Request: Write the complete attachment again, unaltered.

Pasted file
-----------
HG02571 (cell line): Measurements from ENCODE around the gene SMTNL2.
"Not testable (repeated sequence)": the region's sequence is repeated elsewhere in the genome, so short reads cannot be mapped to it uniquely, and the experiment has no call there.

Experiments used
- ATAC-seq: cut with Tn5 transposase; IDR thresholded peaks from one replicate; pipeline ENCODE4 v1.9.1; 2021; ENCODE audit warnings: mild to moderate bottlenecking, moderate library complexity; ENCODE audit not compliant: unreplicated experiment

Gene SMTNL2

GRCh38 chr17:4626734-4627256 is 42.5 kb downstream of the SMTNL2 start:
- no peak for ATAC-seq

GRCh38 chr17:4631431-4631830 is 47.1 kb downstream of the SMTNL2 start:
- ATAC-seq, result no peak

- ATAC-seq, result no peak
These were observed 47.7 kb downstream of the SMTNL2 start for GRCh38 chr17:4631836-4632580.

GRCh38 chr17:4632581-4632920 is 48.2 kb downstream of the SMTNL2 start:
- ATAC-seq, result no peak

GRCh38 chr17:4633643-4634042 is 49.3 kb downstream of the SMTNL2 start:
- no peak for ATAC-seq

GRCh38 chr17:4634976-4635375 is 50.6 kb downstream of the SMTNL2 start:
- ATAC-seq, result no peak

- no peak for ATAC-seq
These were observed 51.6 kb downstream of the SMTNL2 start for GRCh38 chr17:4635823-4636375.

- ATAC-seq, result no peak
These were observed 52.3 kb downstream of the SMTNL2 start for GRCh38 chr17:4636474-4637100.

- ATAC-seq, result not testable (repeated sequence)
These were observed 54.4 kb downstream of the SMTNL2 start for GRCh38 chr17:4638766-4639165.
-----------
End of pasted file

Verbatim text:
HG02571 (cell line): Measurements from ENCODE around the gene SMTNL2.
"Not testable (repeated sequence)": the region's sequence is repeated elsewhere in the genome, so short reads cannot be mapped to it uniquely, and the experiment has no call there.

Experiments used
- ATAC-seq: cut with Tn5 transposase; IDR thresholded peaks from one replicate; pipeline ENCODE4 v1.9.1; 2021; ENCODE audit warnings: mild to moderate bottlenecking, moderate library complexity; ENCODE audit not compliant: unreplicated experiment

Gene SMTNL2

GRCh38 chr17:4626734-4627256 is 42.5 kb downstream of the SMTNL2 start:
- no peak for ATAC-seq

GRCh38 chr17:4631431-4631830 is 47.1 kb downstream of the SMTNL2 start:
- ATAC-seq, result no peak

- ATAC-seq, result no peak
These were observed 47.7 kb downstream of the SMTNL2 start for GRCh38 chr17:4631836-4632580.

GRCh38 chr17:4632581-4632920 is 48.2 kb downstream of the SMTNL2 start:
- ATAC-seq, result no peak

GRCh38 chr17:4633643-4634042 is 49.3 kb downstream of the SMTNL2 start:
- no peak for ATAC-seq

GRCh38 chr17:4634976-4635375 is 50.6 kb downstream of the SMTNL2 start:
- ATAC-seq, result no peak

- no peak for ATAC-seq
These were observed 51.6 kb downstream of the SMTNL2 start for GRCh38 chr17:4635823-4636375.

- ATAC-seq, result no peak
These were observed 52.3 kb downstream of the SMTNL2 start for GRCh38 chr17:4636474-4637100.

- ATAC-seq, result not testable (repeated sequence)
These were observed 54.4 kb downstream of the SMTNL2 start for GRCh38 chr17:4638766-4639165.